The antimicrobial effects of vitamin D metabolites have also been shown to be increased by cotreatment with interferon-gamma (IFN-) as it can enhance macrophage levels of 1,25(OH)2D3 by antagonizing the ability of 1,25(OH)2D3 to induce CYP24A1 and suppress CYP27B1 [79, 80]. Work by Fabri et al.  showed that stimulating human monocytes with IFN- for 24 hours in 10% vitamin D-sufficient human serum increases the 1,25(OH)2D/24,25[OH]2D ratio, induces CAMP expression, and increases autophagolysosomal fusion but not when using vitamin D-deficient human serum. This is surprising given the fact that the final concentration of 25[OH]D in culture was only 10% of the serum concentration. However, we have similar results demonstrating that, in macrophages grown in the presence of 100 nM 25[OH]D3 during differentiation and throughout MTB infection (replicating physiological vitamin D sufficiency), IFN- treatment after infection enhances the response to vitamin D (Figure 4(a)). Conversely, IFN- treatment of MDM for 48 hr preinfection and during infection (in vitamin D deficient conditions) had no effect on vitamin D-mediated MTB growth restriction when 100 nM 25[OH]D3 was added after infection (Figure 4(b)). Together with the observations by Fabri et al. , these results suggest that maintaining vitamin D sufficiency prior to infection will enhance T cell-mediated innate cell responses during MTB infection.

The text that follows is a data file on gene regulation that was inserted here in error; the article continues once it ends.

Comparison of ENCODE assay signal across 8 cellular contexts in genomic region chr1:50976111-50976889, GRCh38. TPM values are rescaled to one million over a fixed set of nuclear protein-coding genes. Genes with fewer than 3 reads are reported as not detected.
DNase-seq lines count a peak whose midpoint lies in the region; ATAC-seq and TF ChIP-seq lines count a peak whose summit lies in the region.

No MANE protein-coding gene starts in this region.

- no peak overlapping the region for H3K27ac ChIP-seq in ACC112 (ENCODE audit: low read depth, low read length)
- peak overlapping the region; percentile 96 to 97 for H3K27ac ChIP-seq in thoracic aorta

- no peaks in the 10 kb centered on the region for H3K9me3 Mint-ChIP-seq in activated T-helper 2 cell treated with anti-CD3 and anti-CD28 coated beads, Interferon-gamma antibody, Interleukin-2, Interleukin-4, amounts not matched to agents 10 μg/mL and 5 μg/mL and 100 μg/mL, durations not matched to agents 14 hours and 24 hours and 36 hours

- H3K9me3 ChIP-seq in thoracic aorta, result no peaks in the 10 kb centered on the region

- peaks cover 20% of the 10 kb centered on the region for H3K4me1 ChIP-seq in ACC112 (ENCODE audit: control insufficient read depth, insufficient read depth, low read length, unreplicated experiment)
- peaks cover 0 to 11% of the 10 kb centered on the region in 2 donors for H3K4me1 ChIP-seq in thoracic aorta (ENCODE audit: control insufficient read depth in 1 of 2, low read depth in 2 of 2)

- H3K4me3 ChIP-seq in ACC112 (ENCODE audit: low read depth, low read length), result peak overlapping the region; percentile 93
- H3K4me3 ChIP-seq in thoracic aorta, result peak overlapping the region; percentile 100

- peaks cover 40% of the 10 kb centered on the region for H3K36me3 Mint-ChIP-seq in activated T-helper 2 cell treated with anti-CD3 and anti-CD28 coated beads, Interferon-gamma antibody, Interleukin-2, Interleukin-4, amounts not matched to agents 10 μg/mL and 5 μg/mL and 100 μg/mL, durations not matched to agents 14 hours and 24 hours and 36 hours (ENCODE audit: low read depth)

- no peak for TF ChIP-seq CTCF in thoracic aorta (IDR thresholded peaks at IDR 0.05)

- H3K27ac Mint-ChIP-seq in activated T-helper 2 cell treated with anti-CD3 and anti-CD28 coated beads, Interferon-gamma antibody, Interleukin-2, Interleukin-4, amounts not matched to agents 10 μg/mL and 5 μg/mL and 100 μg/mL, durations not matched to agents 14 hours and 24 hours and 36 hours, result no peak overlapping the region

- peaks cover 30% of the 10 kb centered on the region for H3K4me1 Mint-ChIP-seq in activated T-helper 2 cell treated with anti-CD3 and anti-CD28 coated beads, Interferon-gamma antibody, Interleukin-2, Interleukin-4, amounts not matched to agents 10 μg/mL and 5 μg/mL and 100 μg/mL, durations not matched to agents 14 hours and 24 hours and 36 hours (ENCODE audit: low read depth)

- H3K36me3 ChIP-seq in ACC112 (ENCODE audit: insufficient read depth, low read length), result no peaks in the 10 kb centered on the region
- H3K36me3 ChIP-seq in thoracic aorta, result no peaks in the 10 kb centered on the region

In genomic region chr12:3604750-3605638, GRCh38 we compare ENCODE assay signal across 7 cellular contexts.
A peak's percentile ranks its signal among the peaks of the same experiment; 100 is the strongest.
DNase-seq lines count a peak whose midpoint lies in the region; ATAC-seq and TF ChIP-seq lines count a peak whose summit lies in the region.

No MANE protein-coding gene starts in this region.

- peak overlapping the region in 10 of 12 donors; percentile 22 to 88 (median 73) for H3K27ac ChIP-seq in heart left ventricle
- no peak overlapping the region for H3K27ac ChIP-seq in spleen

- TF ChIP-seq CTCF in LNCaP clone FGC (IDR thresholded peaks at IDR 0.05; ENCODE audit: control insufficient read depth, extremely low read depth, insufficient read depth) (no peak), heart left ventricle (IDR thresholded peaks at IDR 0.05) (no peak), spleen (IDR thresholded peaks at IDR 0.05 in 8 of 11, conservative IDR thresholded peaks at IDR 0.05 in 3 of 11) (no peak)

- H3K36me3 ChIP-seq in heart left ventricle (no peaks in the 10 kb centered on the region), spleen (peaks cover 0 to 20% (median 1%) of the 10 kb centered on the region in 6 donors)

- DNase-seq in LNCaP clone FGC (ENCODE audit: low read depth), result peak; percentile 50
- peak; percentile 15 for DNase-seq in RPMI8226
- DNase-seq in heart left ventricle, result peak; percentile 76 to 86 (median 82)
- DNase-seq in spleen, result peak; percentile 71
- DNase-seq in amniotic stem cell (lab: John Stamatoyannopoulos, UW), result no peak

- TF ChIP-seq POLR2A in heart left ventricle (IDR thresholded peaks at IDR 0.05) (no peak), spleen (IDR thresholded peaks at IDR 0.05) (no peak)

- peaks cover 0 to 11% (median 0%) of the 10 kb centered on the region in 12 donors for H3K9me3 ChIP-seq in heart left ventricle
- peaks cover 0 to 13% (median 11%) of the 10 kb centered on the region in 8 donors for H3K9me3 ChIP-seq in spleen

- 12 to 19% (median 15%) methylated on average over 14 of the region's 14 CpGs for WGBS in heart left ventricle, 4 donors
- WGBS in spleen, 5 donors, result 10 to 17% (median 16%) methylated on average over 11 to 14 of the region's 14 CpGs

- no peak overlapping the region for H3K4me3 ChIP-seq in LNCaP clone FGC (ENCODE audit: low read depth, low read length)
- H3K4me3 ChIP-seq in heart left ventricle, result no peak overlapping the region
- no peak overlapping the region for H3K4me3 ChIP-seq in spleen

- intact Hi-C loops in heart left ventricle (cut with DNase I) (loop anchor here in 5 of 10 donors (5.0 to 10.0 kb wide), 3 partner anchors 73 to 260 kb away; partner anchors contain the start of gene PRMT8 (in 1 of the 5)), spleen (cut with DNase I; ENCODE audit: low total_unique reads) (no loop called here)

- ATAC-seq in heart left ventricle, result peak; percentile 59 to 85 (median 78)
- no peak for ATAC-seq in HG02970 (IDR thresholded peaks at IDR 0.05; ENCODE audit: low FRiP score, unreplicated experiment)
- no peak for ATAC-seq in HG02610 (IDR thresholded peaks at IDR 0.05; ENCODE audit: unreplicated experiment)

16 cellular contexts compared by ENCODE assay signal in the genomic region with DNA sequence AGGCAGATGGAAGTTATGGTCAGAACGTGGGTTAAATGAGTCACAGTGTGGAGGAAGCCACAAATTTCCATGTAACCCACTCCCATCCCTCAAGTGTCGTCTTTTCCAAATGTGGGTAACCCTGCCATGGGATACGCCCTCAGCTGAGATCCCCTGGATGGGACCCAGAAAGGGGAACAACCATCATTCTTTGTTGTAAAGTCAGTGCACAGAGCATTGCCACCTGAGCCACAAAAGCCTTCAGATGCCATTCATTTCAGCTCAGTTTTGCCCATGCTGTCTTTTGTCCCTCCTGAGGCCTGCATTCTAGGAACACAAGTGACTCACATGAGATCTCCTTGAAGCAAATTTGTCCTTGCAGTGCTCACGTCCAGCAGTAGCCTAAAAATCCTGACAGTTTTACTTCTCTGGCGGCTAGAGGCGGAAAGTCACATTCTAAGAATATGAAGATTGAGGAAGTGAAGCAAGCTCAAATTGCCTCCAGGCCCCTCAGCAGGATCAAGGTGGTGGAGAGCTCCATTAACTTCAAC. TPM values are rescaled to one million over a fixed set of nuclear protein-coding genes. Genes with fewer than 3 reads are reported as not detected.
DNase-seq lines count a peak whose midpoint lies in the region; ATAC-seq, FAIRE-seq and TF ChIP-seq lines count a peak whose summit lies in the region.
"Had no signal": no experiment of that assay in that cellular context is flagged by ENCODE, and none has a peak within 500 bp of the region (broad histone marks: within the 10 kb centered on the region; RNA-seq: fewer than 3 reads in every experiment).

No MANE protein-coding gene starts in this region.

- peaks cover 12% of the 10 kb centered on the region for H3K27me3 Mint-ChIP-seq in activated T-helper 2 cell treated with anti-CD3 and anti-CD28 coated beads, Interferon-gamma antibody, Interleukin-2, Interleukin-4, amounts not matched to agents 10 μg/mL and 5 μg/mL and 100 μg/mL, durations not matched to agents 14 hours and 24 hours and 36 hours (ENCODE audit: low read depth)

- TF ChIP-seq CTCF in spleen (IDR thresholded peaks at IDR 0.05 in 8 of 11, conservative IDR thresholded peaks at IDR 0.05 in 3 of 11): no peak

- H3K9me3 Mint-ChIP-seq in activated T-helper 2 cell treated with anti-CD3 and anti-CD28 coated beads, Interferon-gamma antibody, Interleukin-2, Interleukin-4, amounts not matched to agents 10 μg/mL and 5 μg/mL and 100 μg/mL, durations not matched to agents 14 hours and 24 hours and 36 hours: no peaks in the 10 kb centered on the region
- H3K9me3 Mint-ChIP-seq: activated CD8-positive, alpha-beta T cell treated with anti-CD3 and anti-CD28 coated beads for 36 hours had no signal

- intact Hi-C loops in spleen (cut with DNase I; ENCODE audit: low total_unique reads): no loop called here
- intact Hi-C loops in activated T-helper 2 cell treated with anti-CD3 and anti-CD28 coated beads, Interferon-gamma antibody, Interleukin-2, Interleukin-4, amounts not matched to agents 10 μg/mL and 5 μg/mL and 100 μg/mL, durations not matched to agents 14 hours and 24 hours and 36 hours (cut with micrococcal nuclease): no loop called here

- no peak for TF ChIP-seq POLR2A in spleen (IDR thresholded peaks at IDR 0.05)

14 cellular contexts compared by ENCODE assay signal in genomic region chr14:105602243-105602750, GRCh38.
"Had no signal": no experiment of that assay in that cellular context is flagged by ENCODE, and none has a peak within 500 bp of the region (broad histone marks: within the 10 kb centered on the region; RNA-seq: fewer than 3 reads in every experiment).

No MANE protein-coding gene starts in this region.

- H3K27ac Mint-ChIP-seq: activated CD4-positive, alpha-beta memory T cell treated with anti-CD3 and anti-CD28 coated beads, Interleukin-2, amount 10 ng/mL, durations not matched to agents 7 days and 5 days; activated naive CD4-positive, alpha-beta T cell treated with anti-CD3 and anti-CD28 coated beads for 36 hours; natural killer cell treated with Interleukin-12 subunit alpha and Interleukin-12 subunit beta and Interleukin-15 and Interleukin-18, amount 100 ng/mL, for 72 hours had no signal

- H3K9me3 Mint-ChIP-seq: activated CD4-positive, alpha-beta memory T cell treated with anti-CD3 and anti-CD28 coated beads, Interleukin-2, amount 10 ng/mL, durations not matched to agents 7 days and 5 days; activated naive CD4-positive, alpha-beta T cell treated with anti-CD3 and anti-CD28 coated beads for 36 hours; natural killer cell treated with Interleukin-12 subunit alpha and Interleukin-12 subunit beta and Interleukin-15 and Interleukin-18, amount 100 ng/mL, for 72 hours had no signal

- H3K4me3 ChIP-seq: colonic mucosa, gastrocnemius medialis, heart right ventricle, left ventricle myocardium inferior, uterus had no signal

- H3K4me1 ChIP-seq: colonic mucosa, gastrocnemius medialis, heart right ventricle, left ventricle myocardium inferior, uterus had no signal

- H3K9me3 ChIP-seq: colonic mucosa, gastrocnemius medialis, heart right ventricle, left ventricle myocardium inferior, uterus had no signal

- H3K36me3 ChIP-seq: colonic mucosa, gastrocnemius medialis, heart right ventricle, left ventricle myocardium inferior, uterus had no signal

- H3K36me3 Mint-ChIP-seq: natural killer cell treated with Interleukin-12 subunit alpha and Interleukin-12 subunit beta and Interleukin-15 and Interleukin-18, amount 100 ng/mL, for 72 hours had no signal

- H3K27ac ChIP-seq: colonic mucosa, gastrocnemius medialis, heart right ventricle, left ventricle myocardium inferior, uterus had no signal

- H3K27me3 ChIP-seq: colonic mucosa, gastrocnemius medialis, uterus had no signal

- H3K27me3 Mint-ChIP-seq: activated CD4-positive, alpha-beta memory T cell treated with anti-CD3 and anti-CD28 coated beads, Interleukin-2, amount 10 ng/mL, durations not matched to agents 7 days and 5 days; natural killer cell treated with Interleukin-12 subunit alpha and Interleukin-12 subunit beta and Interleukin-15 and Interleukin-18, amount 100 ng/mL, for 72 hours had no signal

5.4. Neutrophil-Derived Antimicrobial Peptides
In addition to CAMP induction, 1,25[OH]2D has also been shown to increase expression of another antimicrobial peptide beta-defensin 2 (DEFB4) [78, 81, 82]. In comparison to CAMP, the DEFB4 promoter only has one VDRE but two NF-B binding sites. Consequently, its expression is regulated by dual signaling mechanisms, with vitamin D a smaller component . Moreover, while the effect of vitamin D metabolites on antimicrobial peptide expression is commonly studied in monocytes or macrophages in vitro, in vivo these peptides are more abundant in neutrophils and epithelial cells [83, 84]. We have demonstrated that, in whole blood (WB) assays, the greatest control on MTB growth is mediated by neutrophils and that the antimicrobial peptides human neutrophil peptide 1–3 (HNP-13) and neutrophil gelatinase-associated lipocalin (NGAL) (the latter in the presence of iron) elicit more efficient killing of MTB than LL-37 . Therefore, to truly understand the in vivo related effects of vitamin D antimicrobial action, studies should focus on integrating in vivo studies and ex vivo analysis of mixed-cell cultures to better understand the antimicrobial actions of vitamin D.